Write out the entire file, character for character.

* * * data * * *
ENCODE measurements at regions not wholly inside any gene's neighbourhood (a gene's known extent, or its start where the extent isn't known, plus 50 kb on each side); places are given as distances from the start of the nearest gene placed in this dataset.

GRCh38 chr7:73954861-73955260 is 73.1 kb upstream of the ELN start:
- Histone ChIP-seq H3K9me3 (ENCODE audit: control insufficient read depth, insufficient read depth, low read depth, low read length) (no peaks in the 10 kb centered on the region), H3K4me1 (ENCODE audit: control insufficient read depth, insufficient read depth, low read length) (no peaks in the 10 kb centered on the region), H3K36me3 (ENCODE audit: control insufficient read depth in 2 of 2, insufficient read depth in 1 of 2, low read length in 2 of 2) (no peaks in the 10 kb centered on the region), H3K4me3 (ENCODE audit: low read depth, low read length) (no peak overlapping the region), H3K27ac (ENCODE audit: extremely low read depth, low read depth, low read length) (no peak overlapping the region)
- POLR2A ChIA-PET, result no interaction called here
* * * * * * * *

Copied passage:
ENCODE measurements at regions not wholly inside any gene's neighbourhood (a gene's known extent, or its start where the extent isn't known, plus 50 kb on each side); places are given as distances from the start of the nearest gene placed in this dataset.

GRCh38 chr7:73954861-73955260 is 73.1 kb upstream of the ELN start:
- Histone ChIP-seq H3K9me3 (ENCODE audit: control insufficient read depth, insufficient read depth, low read depth, low read length) (no peaks in the 10 kb centered on the region), H3K4me1 (ENCODE audit: control insufficient read depth, insufficient read depth, low read length) (no peaks in the 10 kb centered on the region), H3K36me3 (ENCODE audit: control insufficient read depth in 2 of 2, insufficient read depth in 1 of 2, low read length in 2 of 2) (no peaks in the 10 kb centered on the region), H3K4me3 (ENCODE audit: low read depth, low read length) (no peak overlapping the region), H3K27ac (ENCODE audit: extremely low read depth, low read depth, low read length) (no peak overlapping the region)
- POLR2A ChIA-PET, result no interaction called here